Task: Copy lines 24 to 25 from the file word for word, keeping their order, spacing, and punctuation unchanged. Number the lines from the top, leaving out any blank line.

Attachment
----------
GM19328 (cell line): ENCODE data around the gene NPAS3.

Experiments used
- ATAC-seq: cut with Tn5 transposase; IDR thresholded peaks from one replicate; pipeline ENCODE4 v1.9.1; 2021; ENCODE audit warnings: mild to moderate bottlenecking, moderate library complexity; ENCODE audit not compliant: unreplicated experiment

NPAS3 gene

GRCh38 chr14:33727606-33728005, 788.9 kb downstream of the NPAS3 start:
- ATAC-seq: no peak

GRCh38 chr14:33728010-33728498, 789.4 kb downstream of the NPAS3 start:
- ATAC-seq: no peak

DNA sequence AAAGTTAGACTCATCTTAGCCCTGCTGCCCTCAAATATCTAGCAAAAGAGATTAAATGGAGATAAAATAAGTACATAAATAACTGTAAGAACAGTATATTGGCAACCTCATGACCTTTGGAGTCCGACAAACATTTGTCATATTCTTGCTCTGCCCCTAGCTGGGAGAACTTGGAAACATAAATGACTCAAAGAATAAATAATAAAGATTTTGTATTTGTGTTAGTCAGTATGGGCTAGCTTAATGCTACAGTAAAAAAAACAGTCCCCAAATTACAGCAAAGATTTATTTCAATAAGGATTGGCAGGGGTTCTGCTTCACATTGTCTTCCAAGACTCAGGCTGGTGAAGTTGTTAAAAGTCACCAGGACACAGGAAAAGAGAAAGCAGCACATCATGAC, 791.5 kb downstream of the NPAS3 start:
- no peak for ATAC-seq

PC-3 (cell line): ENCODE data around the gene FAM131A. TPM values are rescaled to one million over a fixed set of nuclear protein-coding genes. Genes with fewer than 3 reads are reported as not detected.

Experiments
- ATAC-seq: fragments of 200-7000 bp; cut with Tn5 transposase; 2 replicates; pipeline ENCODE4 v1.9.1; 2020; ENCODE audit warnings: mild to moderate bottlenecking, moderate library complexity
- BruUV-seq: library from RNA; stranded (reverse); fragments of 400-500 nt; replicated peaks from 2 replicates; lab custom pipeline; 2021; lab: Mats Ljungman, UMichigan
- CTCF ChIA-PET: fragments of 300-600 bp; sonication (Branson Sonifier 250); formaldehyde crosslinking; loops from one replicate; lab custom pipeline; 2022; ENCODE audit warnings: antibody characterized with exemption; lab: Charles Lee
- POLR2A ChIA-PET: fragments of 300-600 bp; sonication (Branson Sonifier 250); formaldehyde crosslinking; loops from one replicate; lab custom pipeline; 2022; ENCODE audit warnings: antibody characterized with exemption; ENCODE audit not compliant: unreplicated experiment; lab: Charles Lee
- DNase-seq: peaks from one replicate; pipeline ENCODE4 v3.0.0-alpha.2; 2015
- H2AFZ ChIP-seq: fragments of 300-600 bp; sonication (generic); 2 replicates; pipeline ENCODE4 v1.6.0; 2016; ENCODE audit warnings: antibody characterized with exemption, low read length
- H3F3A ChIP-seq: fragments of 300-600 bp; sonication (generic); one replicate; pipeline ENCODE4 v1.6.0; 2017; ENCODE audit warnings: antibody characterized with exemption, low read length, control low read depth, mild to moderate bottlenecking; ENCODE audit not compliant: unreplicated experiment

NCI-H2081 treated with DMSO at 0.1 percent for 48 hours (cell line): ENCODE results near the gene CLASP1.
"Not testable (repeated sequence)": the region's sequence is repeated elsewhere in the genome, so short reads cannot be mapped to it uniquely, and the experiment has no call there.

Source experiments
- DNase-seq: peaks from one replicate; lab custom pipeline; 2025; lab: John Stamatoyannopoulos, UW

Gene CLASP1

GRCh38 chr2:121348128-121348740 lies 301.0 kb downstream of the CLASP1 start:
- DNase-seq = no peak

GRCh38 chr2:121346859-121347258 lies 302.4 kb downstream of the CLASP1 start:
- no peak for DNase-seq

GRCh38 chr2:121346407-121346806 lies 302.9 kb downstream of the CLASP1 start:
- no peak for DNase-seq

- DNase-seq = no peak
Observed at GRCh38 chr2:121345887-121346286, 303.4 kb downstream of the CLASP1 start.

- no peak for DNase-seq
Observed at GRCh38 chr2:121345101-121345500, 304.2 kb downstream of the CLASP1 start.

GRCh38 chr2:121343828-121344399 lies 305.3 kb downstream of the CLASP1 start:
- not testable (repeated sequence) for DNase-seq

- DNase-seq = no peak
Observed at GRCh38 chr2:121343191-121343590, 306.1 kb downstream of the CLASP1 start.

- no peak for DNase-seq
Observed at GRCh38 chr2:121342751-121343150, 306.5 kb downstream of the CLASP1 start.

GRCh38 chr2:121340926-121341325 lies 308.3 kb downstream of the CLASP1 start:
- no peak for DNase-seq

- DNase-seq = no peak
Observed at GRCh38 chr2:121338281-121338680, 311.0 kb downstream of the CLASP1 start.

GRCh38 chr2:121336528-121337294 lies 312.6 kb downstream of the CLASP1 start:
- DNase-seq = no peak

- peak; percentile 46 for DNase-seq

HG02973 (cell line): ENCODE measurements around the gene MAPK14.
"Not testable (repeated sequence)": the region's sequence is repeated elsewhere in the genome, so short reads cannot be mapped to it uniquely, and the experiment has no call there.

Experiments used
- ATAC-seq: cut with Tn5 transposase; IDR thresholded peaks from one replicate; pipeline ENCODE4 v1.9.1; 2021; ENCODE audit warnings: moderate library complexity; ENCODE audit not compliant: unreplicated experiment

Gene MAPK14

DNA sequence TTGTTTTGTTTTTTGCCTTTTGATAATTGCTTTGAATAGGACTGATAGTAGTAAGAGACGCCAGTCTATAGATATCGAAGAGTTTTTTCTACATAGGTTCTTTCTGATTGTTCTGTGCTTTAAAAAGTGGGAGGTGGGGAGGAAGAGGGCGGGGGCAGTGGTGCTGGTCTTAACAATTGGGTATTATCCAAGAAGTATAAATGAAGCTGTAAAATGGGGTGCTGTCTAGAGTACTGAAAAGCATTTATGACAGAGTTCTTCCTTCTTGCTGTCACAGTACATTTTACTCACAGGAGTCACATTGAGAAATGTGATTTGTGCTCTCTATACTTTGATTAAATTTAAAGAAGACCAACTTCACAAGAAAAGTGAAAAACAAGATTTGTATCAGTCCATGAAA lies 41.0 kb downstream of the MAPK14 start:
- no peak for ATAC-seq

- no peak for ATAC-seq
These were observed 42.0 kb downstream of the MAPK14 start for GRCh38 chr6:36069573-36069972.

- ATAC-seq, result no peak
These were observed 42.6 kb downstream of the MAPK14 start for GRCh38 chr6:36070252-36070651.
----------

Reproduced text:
Gene CLASP1

GRCh38 chr2:121348128-121348740 lies 301.0 kb downstream of the CLASP1 start: